April 16, 2021
I am a proud member of Overeater’s Anonymous. It’s hard to believe that I can honestly say that sentence. I first heard about OA when I was in the throes of my bulimia. I didn’t know anything about OA except the thought of it scared me and made me sick to my stomach. There was no way I belonged in a program about compulsive eating. I purged any excess food I ate, and I did whatever I could to keep myself from eating. Not just overeating, but eating period. Of course, that never worked – and I now realize my attempts to ‘not eat’ led me to my binges. How messed-up is that? The more I tried to control my food – the more out of control I became. Bulimia for me is about control and trying to be perfect. If I can control my food and eat perfectly, I’ll be thin, happy, and free. I now know that my thinking was way, way off.
So, part of my resisting the idea of OA was pure ego, and a bigger part was denial. I did not want to face up to my inability to control food. How shameful and degrading. I guess I thought if I went to OA I would be admitting I was fat and out of control. How could that be true when all I did was think about restricting my food and vomiting?
Well guess what, I was out of control and I was overweight. To my surprise, going to my first OA meeting not only gave me the greatest sense of relief I had ever felt, I finally found a place where I belonged. There were people of all sizes, and anorexics and bulimics, too.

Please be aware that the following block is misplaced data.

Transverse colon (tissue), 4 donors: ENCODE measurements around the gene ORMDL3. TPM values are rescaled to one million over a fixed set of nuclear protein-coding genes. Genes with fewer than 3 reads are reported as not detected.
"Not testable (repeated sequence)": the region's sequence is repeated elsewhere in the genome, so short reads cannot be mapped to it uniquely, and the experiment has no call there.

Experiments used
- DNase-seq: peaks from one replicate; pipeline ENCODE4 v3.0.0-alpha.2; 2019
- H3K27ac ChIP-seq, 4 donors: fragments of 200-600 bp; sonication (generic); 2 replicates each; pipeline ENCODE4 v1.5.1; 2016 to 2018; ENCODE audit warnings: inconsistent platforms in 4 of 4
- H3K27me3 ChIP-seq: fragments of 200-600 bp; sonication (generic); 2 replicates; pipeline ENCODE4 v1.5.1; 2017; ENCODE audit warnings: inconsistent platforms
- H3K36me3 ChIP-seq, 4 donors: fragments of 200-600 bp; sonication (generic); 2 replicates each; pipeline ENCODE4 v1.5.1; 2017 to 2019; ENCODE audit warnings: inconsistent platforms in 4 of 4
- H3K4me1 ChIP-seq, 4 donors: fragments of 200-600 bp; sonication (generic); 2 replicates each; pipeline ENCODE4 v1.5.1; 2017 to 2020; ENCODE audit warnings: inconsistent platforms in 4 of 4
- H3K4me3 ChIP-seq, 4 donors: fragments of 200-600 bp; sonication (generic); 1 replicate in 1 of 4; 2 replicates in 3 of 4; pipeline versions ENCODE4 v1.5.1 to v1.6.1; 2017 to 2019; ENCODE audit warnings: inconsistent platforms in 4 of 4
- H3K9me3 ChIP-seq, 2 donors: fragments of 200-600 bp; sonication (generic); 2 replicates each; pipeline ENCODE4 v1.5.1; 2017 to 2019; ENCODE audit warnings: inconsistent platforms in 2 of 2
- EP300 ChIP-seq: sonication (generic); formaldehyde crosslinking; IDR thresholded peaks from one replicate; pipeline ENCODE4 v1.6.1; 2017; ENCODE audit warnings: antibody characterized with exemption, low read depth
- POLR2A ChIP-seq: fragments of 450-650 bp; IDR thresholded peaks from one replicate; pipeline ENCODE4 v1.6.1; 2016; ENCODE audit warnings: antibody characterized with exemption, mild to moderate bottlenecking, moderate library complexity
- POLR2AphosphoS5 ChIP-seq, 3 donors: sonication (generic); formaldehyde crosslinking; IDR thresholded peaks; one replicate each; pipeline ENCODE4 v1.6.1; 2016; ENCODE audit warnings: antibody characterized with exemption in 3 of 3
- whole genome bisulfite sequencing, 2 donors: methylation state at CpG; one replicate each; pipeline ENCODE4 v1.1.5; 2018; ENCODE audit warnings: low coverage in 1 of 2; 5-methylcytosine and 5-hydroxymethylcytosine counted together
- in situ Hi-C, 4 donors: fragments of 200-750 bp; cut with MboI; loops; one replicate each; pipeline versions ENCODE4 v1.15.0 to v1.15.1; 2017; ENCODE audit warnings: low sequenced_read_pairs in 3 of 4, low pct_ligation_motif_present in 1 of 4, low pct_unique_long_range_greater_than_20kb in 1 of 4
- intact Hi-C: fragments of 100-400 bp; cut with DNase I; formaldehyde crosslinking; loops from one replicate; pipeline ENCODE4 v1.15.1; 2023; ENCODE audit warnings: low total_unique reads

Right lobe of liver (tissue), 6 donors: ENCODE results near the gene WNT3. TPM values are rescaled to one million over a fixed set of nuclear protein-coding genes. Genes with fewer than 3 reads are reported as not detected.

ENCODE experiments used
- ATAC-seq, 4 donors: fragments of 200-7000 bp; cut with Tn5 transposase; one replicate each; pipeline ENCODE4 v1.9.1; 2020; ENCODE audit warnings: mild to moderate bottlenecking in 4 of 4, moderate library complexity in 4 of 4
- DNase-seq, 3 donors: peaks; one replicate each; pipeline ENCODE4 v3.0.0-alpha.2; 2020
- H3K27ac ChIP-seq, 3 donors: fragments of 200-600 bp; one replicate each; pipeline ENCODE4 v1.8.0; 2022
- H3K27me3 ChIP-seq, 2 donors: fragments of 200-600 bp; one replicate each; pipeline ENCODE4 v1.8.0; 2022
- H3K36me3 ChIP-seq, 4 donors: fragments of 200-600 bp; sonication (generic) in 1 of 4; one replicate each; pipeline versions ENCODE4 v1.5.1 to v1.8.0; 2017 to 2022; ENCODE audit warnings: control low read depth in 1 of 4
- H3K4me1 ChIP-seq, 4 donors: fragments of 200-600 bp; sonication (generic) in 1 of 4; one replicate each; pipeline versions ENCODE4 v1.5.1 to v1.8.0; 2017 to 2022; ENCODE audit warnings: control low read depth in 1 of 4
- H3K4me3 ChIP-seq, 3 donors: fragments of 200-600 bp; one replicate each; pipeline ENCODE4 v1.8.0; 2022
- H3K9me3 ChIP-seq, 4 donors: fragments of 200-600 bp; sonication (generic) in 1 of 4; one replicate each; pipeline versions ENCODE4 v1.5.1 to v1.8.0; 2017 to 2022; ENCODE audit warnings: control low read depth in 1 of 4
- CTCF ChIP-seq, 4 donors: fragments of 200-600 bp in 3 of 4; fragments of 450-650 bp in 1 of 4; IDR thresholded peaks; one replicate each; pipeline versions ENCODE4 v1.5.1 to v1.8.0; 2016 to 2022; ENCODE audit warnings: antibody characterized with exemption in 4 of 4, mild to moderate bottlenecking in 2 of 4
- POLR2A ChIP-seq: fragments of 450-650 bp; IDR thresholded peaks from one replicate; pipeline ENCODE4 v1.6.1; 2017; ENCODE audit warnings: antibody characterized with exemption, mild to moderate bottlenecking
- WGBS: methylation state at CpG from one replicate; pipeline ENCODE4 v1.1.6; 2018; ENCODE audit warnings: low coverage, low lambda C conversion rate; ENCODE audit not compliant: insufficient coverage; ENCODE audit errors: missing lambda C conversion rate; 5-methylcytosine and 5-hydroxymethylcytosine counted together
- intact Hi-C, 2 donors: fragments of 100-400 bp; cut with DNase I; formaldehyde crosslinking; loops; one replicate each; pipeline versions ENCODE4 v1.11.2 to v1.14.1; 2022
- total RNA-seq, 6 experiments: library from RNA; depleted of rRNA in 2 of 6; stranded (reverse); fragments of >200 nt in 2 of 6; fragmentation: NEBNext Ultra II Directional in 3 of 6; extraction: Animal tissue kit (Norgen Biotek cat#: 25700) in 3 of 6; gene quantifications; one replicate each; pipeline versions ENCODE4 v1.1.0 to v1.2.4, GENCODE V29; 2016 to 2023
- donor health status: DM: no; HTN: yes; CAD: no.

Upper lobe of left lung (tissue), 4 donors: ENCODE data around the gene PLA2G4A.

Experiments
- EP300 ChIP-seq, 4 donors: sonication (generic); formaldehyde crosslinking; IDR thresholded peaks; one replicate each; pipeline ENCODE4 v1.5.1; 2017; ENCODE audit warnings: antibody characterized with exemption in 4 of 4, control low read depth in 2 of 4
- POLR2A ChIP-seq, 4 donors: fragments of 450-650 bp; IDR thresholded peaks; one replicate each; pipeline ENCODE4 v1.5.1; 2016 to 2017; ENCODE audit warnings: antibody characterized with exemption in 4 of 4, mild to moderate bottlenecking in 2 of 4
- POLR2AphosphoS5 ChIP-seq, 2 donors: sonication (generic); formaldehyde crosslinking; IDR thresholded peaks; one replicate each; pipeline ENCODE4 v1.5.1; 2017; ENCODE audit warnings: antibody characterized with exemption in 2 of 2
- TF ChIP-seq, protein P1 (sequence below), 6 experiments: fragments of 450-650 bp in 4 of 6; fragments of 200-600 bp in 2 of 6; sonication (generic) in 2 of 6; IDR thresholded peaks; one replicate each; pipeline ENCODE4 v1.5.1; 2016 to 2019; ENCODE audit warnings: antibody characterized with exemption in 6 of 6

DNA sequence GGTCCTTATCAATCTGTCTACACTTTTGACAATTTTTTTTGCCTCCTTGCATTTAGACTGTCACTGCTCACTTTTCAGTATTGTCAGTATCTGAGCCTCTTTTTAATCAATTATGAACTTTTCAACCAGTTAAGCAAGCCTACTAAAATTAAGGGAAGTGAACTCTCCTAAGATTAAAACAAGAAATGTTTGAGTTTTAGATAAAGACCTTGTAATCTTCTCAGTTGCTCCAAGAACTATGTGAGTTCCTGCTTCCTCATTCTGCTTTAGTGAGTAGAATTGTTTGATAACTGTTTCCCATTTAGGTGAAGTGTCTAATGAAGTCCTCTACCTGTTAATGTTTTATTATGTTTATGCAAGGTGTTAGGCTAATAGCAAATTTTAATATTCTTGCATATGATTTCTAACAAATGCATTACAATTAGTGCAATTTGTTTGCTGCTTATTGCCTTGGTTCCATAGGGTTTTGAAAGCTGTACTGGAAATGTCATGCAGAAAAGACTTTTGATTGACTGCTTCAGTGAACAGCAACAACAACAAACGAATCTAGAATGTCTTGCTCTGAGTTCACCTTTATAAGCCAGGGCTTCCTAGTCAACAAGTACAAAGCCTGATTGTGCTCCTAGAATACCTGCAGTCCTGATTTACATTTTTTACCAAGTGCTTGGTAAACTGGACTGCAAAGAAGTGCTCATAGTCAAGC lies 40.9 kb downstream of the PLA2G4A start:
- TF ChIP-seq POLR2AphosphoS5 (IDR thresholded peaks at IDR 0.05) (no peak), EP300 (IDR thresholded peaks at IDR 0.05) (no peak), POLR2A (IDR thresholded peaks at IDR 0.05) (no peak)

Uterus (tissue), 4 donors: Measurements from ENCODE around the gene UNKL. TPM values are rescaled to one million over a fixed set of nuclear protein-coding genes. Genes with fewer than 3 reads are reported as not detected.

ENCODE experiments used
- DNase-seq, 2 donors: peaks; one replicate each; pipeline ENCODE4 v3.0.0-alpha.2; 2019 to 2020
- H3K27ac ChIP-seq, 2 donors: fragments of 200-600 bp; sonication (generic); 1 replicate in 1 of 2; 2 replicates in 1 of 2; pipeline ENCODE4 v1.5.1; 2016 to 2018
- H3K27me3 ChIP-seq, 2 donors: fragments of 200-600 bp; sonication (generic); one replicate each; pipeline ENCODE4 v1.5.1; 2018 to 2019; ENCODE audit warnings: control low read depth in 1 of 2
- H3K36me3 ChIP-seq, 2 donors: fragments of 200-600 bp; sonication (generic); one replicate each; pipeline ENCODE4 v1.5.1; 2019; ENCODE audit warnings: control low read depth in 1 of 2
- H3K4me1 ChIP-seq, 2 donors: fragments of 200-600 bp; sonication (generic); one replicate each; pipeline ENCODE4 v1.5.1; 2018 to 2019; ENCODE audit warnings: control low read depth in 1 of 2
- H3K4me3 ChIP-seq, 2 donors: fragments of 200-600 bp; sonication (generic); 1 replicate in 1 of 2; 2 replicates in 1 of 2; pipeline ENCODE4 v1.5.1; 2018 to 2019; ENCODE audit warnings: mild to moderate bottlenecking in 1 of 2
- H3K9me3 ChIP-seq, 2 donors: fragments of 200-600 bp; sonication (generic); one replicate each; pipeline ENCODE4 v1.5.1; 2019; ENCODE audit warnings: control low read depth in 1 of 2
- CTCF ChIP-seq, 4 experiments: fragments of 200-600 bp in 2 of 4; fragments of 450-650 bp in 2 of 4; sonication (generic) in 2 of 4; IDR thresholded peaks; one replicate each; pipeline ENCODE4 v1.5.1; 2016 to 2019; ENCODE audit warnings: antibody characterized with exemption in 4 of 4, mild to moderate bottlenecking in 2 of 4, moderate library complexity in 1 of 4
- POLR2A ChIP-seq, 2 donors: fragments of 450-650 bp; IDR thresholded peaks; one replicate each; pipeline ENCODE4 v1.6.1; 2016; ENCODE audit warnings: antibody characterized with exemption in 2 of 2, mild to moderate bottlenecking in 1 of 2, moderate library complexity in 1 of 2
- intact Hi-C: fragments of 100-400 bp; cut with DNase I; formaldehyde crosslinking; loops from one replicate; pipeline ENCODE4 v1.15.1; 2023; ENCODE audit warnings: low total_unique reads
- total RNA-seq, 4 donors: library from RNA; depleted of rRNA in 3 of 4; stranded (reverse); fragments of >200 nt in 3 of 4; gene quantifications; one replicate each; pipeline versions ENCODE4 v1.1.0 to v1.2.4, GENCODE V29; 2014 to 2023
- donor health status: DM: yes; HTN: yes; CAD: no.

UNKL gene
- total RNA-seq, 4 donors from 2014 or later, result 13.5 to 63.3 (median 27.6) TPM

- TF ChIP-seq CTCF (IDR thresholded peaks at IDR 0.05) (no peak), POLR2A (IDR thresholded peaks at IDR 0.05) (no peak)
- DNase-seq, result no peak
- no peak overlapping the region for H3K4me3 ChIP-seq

They say not to focus on the differences, but to focus on the similarities. The similarity is that we all have issues around food. We may do different things with it, but whatever our method is – we are powerless over it, and we need the OA program to restore us to sanity.
I thank God every day for giving me the courage to get myself to my first meeting. Since then, I haven’t purged in over a year and I’ve lost about 50 pounds. I don’t eat perfectly all the time, but I’m finding more meaningful things that help me to feel happy and free.
So, if you’re out there and uncomfortable with the idea of Overeater’s Anonymous and don’t think you fit in because you’re bulimic or anorexic – give yourself a well-deserved break and check out a meeting. You may find yourself relieved and grateful for the rest of your life.
Kim, a grateful member of OA
What is your personal story of recovery in OA?
Please send your story to email@example.com. We look forward to hearing from you and to sharing your story of experience, strength, and hope with others on this amazing journey of OA recovery from compulsive eating through the Twelve Steps.